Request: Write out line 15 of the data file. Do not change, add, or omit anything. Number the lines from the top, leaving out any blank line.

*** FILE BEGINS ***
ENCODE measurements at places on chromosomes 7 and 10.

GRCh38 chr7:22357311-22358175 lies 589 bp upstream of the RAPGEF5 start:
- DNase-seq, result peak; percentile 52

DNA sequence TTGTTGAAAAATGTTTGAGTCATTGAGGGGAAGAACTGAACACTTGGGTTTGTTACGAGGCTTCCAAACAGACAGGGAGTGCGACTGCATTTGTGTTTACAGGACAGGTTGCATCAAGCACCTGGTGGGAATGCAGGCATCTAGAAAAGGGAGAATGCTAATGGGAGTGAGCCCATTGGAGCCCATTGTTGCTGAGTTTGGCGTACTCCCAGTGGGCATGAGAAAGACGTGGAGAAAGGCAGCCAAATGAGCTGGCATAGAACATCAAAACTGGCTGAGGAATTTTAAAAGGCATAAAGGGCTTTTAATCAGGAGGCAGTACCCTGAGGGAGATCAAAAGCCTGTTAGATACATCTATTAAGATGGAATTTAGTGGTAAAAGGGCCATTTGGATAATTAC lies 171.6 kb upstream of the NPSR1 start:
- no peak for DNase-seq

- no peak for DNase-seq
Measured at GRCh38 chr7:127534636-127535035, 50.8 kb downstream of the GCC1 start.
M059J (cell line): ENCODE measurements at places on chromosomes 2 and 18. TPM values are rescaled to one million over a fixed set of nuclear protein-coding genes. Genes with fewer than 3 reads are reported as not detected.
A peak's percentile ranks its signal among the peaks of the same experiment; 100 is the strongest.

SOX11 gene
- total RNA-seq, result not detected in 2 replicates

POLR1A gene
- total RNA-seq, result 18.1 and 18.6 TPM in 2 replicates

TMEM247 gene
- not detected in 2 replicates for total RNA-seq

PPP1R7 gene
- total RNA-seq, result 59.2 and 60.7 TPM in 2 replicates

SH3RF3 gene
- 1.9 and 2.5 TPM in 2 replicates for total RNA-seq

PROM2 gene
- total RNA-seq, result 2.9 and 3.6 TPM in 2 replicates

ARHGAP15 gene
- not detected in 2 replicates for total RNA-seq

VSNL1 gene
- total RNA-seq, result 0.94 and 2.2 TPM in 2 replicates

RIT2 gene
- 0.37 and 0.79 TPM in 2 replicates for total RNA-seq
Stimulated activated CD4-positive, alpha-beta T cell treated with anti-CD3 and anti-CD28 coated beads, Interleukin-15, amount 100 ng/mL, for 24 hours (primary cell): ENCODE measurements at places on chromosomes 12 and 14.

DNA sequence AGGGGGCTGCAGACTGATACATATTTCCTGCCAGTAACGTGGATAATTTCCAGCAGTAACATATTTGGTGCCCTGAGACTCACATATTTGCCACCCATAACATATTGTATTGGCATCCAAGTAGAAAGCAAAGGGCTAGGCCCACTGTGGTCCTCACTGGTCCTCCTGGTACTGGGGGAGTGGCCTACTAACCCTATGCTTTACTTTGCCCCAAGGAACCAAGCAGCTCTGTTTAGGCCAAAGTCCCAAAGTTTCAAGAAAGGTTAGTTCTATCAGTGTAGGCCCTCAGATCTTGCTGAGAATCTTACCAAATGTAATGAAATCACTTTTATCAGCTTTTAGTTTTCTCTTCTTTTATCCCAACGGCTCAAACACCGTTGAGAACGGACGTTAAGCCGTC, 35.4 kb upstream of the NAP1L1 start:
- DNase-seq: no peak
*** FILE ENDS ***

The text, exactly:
- not detected in 2 replicates for total RNA-seq